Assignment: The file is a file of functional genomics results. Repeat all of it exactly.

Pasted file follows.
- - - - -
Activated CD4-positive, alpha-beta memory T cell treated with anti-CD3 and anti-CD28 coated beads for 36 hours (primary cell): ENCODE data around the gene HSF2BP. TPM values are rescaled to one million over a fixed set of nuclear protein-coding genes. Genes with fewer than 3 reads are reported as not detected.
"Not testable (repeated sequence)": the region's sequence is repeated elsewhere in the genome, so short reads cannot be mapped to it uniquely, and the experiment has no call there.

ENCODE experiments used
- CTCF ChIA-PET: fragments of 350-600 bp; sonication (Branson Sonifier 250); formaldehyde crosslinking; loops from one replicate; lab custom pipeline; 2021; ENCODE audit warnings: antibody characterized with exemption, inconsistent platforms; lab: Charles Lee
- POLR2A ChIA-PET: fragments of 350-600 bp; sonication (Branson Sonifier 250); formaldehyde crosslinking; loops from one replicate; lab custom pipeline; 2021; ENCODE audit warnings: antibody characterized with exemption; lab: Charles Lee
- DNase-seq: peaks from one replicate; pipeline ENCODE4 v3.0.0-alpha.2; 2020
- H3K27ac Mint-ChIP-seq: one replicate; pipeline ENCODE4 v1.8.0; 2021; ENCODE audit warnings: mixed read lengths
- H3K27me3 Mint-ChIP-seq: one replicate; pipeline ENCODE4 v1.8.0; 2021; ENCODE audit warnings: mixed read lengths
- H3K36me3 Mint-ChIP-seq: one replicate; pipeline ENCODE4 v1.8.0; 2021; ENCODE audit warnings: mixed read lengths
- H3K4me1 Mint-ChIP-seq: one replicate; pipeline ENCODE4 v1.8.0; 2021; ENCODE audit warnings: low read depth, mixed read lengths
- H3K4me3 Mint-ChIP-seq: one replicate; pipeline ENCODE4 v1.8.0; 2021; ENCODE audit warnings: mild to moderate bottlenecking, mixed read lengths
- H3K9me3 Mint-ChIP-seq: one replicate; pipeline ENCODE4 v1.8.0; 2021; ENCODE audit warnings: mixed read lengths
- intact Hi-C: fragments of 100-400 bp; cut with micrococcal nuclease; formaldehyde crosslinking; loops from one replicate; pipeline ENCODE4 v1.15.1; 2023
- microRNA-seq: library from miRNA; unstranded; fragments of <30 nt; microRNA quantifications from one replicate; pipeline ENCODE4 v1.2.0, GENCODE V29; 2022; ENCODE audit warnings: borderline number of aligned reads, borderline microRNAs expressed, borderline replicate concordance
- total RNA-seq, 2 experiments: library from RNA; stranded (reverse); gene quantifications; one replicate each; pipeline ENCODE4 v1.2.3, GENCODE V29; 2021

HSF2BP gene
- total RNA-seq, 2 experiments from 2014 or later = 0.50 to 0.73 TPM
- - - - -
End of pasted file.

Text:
Activated CD4-positive, alpha-beta memory T cell treated with anti-CD3 and anti-CD28 coated beads for 36 hours (primary cell): ENCODE data around the gene HSF2BP. TPM values are rescaled to one million over a fixed set of nuclear protein-coding genes. Genes with fewer than 3 reads are reported as not detected.
"Not testable (repeated sequence)": the region's sequence is repeated elsewhere in the genome, so short reads cannot be mapped to it uniquely, and the experiment has no call there.

ENCODE experiments used
- CTCF ChIA-PET: fragments of 350-600 bp; sonication (Branson Sonifier 250); formaldehyde crosslinking; loops from one replicate; lab custom pipeline; 2021; ENCODE audit warnings: antibody characterized with exemption, inconsistent platforms; lab: Charles Lee
- POLR2A ChIA-PET: fragments of 350-600 bp; sonication (Branson Sonifier 250); formaldehyde crosslinking; loops from one replicate; lab custom pipeline; 2021; ENCODE audit warnings: antibody characterized with exemption; lab: Charles Lee
- DNase-seq: peaks from one replicate; pipeline ENCODE4 v3.0.0-alpha.2; 2020
- H3K27ac Mint-ChIP-seq: one replicate; pipeline ENCODE4 v1.8.0; 2021; ENCODE audit warnings: mixed read lengths
- H3K27me3 Mint-ChIP-seq: one replicate; pipeline ENCODE4 v1.8.0; 2021; ENCODE audit warnings: mixed read lengths
- H3K36me3 Mint-ChIP-seq: one replicate; pipeline ENCODE4 v1.8.0; 2021; ENCODE audit warnings: mixed read lengths
- H3K4me1 Mint-ChIP-seq: one replicate; pipeline ENCODE4 v1.8.0; 2021; ENCODE audit warnings: low read depth, mixed read lengths
- H3K4me3 Mint-ChIP-seq: one replicate; pipeline ENCODE4 v1.8.0; 2021; ENCODE audit warnings: mild to moderate bottlenecking, mixed read lengths
- H3K9me3 Mint-ChIP-seq: one replicate; pipeline ENCODE4 v1.8.0; 2021; ENCODE audit warnings: mixed read lengths
- intact Hi-C: fragments of 100-400 bp; cut with micrococcal nuclease; formaldehyde crosslinking; loops from one replicate; pipeline ENCODE4 v1.15.1; 2023
- microRNA-seq: library from miRNA; unstranded; fragments of <30 nt; microRNA quantifications from one replicate; pipeline ENCODE4 v1.2.0, GENCODE V29; 2022; ENCODE audit warnings: borderline number of aligned reads, borderline microRNAs expressed, borderline replicate concordance
- total RNA-seq, 2 experiments: library from RNA; stranded (reverse); gene quantifications; one replicate each; pipeline ENCODE4 v1.2.3, GENCODE V29; 2021

HSF2BP gene
- total RNA-seq, 2 experiments from 2014 or later = 0.50 to 0.73 TPM